Tonight is the global release of the film “Delaney,” part of ESPN Films’ 30 for 30 Shorts series.

It tells the remarkable story of the late, heroic two-sport All-American Demons’ star athlete Joe Delaney.

“Delaney” makes its debut at 10 a.m. Central Daylight Time on Wednesday on the ESPN platform, available for on-demand access through and, with specific TV viewing opportunities to be announced by the sports network. A handful of sneak previews were aired in July on ESPN Classic without any advance promotion.

The film tells the remarkable and heroic story of Delaney, the Haughton native, Northwestern State two-sport All-American and Kansas City Chiefs Pro Bowl running back who died in a 1983 attempt to rescue three drowning children. Delaney was a two-time All-America running back in 1979-80 for the Demons, and joined Mark Duper, Victor Oatis and Mario Johnson on the Demons’ 1981 NCAA championship 4x100 meter relay team, earning All-America honors.

The film was screened for an audience of 400 people on Aug. 4 in Natchitoches on the NSU campus, and a night later at three screenings for about 300 people in Shreveport. It was also screened in Kansas City on Aug. 3.

A crew of nearly a dozen filmmakers from Los Angeles, Shreveport and Nashville who visited Natchitoches, Haughton and other north Louisiana locations last July. They spent nearly five hours doing interviews and shooting footage at the NSU athletic complex.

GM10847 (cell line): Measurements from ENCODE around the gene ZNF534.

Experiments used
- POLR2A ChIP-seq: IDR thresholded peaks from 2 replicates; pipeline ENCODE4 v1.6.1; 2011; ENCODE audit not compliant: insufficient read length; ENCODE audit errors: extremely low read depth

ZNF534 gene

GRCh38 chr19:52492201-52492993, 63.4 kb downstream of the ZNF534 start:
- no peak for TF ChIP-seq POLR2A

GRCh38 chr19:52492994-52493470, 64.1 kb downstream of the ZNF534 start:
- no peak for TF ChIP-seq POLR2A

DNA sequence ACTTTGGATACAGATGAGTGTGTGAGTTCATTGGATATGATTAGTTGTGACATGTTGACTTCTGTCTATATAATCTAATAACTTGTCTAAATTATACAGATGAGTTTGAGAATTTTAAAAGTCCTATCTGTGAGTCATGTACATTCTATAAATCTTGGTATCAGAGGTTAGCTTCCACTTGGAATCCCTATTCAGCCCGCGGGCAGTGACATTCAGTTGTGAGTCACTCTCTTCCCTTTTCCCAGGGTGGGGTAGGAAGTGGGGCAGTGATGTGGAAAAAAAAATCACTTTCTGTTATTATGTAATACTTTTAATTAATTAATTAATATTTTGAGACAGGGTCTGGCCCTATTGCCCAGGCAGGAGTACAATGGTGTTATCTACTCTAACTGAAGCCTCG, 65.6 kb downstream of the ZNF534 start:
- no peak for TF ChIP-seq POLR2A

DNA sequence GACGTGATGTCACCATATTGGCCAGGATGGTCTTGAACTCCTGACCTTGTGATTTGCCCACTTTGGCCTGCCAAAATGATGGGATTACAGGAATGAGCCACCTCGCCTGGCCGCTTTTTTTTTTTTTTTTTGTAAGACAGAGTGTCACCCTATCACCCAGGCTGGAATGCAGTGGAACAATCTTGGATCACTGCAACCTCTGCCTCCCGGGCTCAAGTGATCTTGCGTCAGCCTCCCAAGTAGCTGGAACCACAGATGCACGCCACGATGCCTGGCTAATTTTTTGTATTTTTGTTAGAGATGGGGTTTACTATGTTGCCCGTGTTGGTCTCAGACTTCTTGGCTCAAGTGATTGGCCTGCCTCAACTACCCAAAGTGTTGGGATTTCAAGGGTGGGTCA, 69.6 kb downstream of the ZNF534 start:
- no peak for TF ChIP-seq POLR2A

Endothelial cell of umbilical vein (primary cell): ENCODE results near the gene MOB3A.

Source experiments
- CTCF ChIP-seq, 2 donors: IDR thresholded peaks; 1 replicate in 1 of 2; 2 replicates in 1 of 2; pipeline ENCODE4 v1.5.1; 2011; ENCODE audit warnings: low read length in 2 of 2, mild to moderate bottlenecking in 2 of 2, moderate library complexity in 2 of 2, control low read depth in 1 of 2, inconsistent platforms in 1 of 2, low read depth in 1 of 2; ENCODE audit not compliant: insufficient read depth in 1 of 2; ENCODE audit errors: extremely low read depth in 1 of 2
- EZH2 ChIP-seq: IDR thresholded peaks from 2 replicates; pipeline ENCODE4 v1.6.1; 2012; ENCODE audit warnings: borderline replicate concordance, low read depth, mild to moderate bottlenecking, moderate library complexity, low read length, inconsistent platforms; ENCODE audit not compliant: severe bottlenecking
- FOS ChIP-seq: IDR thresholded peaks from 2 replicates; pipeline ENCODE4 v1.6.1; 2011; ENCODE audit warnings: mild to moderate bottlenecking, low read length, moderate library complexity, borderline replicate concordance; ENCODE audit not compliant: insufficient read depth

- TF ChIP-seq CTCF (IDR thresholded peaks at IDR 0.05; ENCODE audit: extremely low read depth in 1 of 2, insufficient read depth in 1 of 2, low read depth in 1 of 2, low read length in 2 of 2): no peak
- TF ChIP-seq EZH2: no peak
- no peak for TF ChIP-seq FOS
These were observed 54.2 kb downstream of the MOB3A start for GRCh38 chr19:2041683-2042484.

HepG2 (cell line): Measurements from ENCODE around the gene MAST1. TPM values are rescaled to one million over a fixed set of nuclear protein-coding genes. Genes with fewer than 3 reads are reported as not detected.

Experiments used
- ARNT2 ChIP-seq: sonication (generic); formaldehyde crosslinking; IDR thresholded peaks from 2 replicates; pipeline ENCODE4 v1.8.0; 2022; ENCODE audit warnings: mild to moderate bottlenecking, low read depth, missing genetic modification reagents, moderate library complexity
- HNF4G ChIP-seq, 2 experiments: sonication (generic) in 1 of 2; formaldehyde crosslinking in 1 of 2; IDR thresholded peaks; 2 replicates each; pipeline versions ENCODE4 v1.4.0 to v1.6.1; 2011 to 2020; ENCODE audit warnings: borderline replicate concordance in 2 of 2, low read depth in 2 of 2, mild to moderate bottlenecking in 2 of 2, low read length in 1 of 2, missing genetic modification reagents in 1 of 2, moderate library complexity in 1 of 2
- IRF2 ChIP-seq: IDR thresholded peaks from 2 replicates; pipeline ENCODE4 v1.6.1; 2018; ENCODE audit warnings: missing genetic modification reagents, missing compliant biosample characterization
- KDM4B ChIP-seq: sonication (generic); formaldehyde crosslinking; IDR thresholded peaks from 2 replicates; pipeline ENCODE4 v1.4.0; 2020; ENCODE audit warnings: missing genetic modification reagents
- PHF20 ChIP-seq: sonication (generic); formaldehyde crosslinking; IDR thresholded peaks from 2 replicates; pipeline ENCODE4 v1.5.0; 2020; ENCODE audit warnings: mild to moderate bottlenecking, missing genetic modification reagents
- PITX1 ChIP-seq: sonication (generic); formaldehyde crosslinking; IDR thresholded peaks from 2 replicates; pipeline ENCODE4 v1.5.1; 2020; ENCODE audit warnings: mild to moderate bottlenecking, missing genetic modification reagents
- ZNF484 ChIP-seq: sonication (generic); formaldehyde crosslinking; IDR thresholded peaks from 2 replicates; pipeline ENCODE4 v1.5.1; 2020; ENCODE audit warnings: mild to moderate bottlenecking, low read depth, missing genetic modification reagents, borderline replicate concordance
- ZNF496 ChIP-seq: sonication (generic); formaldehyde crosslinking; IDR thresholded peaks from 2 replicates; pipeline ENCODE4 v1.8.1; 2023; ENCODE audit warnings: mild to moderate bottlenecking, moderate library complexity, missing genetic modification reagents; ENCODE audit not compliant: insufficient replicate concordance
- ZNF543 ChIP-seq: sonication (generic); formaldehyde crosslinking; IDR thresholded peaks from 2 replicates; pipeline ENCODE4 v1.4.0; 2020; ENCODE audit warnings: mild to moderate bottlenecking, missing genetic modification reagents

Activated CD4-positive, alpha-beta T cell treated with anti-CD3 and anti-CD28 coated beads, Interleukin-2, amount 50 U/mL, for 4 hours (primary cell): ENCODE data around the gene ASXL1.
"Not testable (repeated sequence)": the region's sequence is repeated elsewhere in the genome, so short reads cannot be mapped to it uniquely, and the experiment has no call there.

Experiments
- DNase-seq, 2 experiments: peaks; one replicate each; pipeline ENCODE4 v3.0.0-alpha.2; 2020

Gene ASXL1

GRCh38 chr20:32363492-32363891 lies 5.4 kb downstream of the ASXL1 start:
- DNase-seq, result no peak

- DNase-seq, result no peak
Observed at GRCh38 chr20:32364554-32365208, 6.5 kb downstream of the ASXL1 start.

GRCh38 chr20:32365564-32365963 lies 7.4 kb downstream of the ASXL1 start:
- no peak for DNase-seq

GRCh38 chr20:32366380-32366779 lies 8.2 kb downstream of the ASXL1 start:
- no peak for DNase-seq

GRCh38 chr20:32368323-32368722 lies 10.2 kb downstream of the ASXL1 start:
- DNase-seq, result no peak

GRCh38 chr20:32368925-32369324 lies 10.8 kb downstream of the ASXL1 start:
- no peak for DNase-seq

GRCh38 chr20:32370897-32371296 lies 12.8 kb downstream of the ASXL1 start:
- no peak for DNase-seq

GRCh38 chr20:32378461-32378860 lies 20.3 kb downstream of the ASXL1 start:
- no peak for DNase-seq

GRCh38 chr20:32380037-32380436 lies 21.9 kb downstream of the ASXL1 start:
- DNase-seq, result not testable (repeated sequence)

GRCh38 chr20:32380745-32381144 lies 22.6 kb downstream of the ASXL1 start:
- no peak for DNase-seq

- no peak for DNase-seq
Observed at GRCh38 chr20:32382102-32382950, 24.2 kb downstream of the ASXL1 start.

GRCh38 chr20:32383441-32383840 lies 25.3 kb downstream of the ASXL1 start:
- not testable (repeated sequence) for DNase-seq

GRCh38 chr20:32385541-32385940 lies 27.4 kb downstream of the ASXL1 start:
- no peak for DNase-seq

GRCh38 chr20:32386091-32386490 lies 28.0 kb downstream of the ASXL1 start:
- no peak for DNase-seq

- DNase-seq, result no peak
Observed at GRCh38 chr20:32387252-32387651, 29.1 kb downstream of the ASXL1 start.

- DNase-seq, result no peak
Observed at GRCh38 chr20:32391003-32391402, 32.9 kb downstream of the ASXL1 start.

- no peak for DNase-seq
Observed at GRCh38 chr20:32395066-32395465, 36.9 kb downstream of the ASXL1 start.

ESPN Films' 30 for 30 Shorts series won television's highest honor, the Emmy Award, for “Outstanding Short-Format Nonfiction Program” in 2014. The series highlights important people in the sports world and sports history from the point of view of feature filmmakers.

“Delaney” producer Grant Curtis is currently an executive producer on “Teenage Mutant Ninja Turtles 2” and was an executive producer for 2013's well-received "Oz the Great and Powerful.” He was a producer on the "Spiderman" triology starring Tobey Maguire and was an associate producer of the 2000 supernatural thriller "The Gift" starring Cate Blanchett and co-written by Billy Bob Thornton.

Co-producer Jeremy Wheeler is a writer for NFL Network who was an assistant to Curtis for six years. He will not be able to attend the screening events.

Delaney was the 1981 AFC Rookie of the Year for the Chiefs and played in the Pro Bowl. Pro Football Hall of Fame coach Marv Levy, who drafted Delaney in the second round of the 1981 draft and coached him in 1981-82, said Delaney was one of the five best players he coached in his 45-year career, including nearly 30 years in the NFL.

Delaney died June 29, 1983, trying to save three children from drowning in a pond at an amusement park in Monroe. One survived. Delaney left behind his wife, Carolyn, and their three young daughters. His heroic act matched his selfless lifestyle and coupled with his astounding athletic career to make him an instant icon in north Louisiana far beyond the sports world.

His No. 44 Demon football jersey was retired at halftime of his final game at NSU. Since his death, no Kansas City player has worn his No. 37. He is immortalized in several ways at Northwestern, including plaques at Turpin Stadium and the Ledet Track Complex, and with the permanent football team captains receiving Joe Delaney Memorial Leadership Awards annually. The Demons' spring football game has been known as the Joe Delaney Bowl since 1989 and the Joe Delaney Distinguished Supporter Award goes each year to a leading backer of NSU Athletics.

Delaney was posthumously awarded the Presidential Citizen's Medal from President Ronald Reagan, presented at his funeral by then Vice President George H.W. Bush to the Delaney family. Delaney is enshrined in the N Club Hall of Fame, the Ark-La-Tex Museum of Champions, the Louisiana Sports Hall of Fame, the College Football Hall of Fame and the Chiefs' Ring of Honor at Arrowhead Stadium in Kansas City.